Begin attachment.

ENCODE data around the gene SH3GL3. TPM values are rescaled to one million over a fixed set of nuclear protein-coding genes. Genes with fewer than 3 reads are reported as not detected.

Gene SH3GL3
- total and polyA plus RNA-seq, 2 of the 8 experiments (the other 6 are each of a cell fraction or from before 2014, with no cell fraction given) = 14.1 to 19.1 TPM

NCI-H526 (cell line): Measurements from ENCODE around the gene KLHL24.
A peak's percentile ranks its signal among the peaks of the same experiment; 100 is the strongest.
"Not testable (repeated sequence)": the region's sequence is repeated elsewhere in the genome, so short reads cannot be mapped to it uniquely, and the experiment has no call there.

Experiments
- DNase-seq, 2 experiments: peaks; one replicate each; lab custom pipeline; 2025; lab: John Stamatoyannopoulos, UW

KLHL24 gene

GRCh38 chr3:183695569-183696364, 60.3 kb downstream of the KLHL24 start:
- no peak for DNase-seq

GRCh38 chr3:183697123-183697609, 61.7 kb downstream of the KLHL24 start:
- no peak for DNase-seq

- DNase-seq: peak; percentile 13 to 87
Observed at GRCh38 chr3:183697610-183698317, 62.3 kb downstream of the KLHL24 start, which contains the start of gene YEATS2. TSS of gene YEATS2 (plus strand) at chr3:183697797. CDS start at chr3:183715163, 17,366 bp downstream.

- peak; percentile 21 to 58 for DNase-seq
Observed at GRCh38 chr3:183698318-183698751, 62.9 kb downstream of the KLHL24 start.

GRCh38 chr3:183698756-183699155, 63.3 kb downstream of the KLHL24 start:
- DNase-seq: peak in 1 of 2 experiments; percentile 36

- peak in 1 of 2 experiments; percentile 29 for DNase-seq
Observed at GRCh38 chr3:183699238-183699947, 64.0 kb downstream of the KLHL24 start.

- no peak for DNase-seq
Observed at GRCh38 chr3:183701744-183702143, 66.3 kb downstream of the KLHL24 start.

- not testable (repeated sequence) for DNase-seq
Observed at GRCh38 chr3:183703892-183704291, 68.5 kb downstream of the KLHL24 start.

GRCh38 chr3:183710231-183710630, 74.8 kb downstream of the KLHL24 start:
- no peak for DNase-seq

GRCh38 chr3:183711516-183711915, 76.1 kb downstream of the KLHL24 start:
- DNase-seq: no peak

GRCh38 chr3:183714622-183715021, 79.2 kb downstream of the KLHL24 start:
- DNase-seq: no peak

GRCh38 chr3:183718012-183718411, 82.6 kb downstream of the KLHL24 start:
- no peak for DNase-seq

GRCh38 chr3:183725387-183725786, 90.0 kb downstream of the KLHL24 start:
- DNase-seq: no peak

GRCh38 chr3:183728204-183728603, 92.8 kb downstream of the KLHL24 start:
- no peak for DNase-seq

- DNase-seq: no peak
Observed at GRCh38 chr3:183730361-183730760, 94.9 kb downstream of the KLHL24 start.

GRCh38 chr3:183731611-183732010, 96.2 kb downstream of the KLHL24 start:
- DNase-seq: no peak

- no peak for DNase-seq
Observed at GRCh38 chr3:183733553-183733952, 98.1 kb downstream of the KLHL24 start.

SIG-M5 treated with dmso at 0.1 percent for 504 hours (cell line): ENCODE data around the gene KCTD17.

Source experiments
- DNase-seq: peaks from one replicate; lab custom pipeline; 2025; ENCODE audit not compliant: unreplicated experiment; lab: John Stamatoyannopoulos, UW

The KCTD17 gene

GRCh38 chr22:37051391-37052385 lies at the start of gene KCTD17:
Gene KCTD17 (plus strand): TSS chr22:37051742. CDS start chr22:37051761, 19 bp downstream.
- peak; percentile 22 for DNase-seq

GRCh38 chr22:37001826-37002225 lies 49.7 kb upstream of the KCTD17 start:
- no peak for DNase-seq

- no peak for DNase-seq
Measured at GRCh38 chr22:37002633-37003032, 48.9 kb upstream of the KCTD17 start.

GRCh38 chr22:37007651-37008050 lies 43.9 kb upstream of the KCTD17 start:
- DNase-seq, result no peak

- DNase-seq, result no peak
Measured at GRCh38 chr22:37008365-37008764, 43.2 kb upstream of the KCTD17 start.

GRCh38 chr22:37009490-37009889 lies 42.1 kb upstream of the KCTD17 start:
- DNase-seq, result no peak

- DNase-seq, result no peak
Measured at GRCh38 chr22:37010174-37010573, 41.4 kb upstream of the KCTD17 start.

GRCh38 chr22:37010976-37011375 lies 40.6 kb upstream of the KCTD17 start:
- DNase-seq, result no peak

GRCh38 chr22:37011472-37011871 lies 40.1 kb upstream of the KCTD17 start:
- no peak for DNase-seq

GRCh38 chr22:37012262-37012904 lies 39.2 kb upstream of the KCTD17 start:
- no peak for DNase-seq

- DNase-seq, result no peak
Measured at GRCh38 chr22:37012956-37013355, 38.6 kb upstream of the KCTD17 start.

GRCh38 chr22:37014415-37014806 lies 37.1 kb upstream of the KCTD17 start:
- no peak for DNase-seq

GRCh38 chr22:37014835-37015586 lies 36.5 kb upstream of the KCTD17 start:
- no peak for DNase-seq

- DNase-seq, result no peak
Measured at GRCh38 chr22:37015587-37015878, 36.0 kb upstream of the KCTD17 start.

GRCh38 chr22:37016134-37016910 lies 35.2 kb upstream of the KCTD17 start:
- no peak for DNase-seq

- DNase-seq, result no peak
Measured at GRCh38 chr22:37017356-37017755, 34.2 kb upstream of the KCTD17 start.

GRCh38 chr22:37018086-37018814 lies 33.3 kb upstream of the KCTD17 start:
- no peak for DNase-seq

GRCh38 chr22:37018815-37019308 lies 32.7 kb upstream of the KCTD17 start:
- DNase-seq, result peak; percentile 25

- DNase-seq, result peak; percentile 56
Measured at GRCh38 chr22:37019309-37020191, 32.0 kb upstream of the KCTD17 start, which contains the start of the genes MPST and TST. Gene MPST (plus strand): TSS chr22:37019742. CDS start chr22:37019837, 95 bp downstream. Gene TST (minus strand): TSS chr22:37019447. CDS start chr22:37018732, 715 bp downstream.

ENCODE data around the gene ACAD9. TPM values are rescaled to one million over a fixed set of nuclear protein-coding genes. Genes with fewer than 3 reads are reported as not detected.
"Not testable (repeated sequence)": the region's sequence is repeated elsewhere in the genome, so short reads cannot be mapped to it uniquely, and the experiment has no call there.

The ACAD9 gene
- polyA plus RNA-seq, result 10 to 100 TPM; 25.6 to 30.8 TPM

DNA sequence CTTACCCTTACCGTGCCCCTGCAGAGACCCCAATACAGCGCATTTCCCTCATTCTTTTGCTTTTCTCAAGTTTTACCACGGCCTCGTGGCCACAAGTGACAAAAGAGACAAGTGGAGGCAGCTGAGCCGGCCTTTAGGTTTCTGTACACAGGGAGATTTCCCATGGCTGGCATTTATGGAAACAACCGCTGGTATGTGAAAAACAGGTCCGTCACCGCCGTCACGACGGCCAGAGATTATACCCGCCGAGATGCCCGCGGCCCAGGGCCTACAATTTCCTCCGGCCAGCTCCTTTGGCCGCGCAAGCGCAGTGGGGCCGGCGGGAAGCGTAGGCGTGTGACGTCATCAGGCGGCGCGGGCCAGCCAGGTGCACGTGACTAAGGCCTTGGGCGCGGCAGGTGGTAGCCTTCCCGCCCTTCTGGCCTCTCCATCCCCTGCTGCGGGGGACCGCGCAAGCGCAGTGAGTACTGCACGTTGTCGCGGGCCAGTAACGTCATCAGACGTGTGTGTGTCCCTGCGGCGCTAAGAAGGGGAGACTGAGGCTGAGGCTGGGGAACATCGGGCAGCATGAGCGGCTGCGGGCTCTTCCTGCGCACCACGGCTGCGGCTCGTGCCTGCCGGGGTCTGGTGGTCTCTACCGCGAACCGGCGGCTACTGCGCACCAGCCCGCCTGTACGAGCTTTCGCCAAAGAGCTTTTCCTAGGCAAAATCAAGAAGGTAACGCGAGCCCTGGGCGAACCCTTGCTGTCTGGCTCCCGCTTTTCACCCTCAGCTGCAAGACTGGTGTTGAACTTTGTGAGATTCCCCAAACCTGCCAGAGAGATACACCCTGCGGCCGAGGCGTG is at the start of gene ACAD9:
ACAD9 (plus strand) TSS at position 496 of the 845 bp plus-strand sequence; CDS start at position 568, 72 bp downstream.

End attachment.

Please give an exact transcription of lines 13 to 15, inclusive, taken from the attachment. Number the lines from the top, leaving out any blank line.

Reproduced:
- no peak for DNase-seq

- DNase-seq: peak; percentile 13 to 87
Observed at GRCh38 chr3:183697610-183698317, 62.3 kb downstream of the KLHL24 start, which contains the start of gene YEATS2. TSS of gene YEATS2 (plus strand) at chr3:183697797. CDS start at chr3:183715163, 17,366 bp downstream.